The Berean Expositor
Volume 38 - Page 210 of 249
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The Second Reckoning, "To have died with Christ".
pp. 125 - 129
The Scripture teaches that "the wages of sin is death", and this is the testimony not
only of the epistles of Paul, but of the early chapters of Genesis. For our salvation Christ
was born, was attested to be without spot, suffered the contradiction of sinners,
manifested the Father, was numbered with transgressors, was crucified; yet had He not
gone to the end and become "obedient unto death, even the death of the cross" we should
still be without a Saviour. "Christ died for our sins according to the Scriptures." "In due
time Christ died for the ungodly"; such is the testimony of the apostle Paul. We have
pondered the grace that is made manifest in the fact that He the Righteous One, should be
"reckoned with the transgressors" and how this self-same reckoning enables the believer,
though sinful and condemned, to be reckoned among the righteous, but this supposes that
what was commenced on the cross, was taken to its end in death and the grave, and still
on to the glorious sequel of Resurrection. We must therefore consider this next great step
in the upward movement from reckoning to reality, namely the identification of the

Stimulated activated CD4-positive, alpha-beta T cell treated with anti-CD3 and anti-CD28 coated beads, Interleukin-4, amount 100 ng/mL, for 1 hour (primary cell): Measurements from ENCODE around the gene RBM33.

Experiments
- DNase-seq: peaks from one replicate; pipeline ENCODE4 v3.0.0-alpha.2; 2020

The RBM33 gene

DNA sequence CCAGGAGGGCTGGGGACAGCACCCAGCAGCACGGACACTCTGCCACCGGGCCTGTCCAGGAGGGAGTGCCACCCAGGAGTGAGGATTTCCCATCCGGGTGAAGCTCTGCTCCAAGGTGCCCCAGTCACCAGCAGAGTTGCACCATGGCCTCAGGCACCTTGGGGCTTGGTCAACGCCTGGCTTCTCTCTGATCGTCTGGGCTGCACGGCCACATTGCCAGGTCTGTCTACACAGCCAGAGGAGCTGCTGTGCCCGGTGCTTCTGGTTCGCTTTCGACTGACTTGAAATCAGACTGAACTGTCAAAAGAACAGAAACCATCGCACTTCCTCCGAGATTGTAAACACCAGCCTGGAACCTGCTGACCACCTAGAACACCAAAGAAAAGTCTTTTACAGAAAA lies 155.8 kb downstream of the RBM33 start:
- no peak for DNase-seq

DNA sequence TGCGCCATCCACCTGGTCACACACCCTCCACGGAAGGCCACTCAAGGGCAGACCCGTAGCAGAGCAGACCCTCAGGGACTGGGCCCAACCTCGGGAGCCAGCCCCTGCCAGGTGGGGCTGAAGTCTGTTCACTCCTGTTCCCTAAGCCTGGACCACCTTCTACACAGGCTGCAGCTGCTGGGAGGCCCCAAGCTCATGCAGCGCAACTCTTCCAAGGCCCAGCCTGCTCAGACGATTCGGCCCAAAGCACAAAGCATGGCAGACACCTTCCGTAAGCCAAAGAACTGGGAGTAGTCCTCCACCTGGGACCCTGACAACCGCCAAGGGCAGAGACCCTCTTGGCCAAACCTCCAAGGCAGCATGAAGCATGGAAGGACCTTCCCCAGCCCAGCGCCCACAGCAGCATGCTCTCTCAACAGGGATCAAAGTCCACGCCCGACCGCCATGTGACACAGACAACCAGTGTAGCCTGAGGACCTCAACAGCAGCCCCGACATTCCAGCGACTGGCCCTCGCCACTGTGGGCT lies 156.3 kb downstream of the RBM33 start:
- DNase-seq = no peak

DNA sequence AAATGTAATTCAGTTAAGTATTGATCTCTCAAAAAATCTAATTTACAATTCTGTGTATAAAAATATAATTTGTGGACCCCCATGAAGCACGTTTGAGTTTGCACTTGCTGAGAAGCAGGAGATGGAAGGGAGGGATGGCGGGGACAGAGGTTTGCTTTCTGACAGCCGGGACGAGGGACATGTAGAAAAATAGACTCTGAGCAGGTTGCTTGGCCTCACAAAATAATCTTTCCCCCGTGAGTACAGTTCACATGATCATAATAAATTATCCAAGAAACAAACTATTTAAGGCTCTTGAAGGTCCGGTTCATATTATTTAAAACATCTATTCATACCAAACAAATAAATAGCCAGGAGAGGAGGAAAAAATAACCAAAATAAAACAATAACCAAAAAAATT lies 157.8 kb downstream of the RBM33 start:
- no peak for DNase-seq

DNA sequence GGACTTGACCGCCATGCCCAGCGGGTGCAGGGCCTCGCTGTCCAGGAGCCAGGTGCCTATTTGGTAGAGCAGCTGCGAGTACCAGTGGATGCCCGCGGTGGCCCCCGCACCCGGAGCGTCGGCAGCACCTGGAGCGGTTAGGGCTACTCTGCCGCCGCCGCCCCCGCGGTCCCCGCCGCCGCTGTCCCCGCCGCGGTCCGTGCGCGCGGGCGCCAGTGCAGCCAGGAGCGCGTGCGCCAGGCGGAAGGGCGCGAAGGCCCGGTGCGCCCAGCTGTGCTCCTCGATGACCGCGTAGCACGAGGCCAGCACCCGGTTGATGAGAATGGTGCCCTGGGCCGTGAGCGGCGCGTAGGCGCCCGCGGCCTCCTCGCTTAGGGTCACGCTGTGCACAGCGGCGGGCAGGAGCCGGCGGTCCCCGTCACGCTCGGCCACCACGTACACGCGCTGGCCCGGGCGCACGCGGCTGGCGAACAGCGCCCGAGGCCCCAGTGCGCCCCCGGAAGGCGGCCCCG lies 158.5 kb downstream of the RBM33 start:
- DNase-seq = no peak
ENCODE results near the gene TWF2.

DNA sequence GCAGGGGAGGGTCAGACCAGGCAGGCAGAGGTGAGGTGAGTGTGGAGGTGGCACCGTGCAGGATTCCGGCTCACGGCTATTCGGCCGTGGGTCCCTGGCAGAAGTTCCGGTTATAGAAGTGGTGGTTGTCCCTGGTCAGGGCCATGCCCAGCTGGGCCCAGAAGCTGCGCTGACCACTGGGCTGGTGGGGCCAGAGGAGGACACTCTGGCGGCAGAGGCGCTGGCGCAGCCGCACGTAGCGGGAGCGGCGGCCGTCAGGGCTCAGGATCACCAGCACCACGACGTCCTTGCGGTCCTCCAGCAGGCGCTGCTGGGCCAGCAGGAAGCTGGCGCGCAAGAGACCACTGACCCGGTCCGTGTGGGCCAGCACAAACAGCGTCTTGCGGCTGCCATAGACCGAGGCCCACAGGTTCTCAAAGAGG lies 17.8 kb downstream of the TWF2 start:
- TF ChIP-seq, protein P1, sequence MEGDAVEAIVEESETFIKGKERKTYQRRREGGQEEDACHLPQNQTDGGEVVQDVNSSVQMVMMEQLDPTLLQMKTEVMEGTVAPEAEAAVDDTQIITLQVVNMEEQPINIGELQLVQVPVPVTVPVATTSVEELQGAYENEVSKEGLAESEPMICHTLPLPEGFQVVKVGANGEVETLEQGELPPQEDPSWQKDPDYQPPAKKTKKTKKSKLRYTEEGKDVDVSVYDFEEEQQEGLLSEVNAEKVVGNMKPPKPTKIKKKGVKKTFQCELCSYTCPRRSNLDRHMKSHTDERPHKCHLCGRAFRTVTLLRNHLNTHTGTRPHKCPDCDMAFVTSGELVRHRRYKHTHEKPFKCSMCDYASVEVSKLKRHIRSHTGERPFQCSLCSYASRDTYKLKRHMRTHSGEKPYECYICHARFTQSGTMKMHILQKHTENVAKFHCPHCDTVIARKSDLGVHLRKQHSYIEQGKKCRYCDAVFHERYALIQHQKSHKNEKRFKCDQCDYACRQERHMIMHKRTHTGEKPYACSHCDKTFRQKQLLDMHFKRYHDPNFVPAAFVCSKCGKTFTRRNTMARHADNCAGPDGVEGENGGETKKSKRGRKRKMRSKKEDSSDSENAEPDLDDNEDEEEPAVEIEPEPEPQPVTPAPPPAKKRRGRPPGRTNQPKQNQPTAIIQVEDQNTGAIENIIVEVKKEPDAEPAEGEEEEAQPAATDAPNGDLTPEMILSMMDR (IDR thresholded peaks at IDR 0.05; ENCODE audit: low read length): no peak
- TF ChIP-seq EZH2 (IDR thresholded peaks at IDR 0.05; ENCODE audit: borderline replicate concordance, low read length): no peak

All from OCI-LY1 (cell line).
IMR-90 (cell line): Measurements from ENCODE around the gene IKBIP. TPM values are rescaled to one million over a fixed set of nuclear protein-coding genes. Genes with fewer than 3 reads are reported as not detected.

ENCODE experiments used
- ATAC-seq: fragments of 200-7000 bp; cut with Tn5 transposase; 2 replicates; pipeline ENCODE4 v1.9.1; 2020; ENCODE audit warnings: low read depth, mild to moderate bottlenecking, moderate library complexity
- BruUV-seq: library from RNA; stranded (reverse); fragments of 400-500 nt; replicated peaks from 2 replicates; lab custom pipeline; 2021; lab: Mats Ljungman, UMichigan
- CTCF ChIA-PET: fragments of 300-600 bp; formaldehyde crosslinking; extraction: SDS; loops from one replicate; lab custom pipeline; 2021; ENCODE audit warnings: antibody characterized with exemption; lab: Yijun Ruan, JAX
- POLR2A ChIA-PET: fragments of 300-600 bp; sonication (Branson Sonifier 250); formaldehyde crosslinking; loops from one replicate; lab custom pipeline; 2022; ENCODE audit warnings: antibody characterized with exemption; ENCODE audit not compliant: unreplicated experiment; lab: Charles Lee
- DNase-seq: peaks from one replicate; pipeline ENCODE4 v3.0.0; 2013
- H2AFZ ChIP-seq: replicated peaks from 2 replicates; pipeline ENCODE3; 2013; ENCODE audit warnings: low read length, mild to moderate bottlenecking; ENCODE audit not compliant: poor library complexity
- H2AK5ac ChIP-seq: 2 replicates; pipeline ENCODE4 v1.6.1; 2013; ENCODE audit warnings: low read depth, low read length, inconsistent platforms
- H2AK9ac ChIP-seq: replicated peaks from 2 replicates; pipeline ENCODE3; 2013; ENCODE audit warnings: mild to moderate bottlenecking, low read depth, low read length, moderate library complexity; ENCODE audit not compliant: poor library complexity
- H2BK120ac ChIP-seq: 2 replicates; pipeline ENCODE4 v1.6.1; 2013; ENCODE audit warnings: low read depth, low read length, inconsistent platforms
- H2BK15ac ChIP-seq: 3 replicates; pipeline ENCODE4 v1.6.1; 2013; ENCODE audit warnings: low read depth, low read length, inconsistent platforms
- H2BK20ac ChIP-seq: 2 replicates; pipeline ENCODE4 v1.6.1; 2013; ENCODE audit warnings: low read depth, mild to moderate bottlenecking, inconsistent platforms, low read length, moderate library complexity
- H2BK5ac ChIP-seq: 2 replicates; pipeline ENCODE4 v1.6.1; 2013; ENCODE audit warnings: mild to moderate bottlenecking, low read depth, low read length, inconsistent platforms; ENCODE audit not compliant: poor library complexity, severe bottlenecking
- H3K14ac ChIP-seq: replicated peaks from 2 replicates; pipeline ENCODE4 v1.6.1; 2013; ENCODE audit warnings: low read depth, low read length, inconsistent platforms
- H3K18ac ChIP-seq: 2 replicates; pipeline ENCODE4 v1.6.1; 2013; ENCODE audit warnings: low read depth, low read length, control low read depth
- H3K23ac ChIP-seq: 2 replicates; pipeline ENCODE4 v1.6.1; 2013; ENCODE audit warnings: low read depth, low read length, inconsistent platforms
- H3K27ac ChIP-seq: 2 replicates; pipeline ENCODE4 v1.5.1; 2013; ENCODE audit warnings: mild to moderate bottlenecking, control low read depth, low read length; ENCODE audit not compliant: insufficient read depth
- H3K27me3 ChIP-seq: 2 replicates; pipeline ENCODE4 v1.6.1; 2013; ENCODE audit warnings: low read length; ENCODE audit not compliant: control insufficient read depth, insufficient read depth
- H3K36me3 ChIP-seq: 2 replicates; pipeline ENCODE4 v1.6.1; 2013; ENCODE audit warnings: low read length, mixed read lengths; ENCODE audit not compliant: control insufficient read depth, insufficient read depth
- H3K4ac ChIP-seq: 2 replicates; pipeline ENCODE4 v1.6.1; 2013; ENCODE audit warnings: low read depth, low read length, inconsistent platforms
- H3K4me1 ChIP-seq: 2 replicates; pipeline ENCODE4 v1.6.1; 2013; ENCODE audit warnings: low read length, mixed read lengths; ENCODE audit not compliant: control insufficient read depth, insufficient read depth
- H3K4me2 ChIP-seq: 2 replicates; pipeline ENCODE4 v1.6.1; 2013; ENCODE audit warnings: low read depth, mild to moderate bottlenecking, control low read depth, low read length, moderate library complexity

believer with his Saviour in the death of the cross.
First let us observe what is actually written concerning that death and how it is
associated with ourselves and our deliverance. "Christ died FOR the ungodly"; "while
we were yet sinners, Christ died FOR us". "Christ died FOR our sins"; "if One died
FOR all, then all died" (Rom. 5: 6, 8; I Cor. 15: 3; II Cor. 5: 14). Into this aspect of the
Saviour's gracious work we cannot enter. When He bore our sins He bore them alone,
and in the very nature of things, it could not be otherwise. He not only died "for" our
sins as our Substitute however, He died TO sin as our Representative also, and it is in this
aspect of His wondrous work that "reckoning" makes us one.
The compound word sunapothnesko occurs but once in the epistles of Paul in
reference to the work of Christ, namely in II Tim. 2: 11, the other occurrence, namely
II Cor. 7: 3 being personal to the apostle. It is interesting to note that the apostle waited
until he was writing his last epistle before he actually used the full expression "to die
with". When he does employ the term it is not in order that he may introduce and explain
the doctrine, but in order that he may make it a basis of appeal to Timothy that he should
go on to perfection.
"It is a faithful saying: For if we be dead with Him, we shall also live with Him"
(II Tim. 2: 11).
We will not go into the question that awaits us in the context concerning "suffering"
and "reigning", "denying" and "being denied", our business is with this initial reckoning
that must without peradventure issue in life. Reigning and Crowning belong to another
category. The death of Christ FOR us ensures our forgiveness, justification and peace; it
also obtains for us the grant of newness of life, and this is received and entered by
"reckoning" ourselves to have died with Him.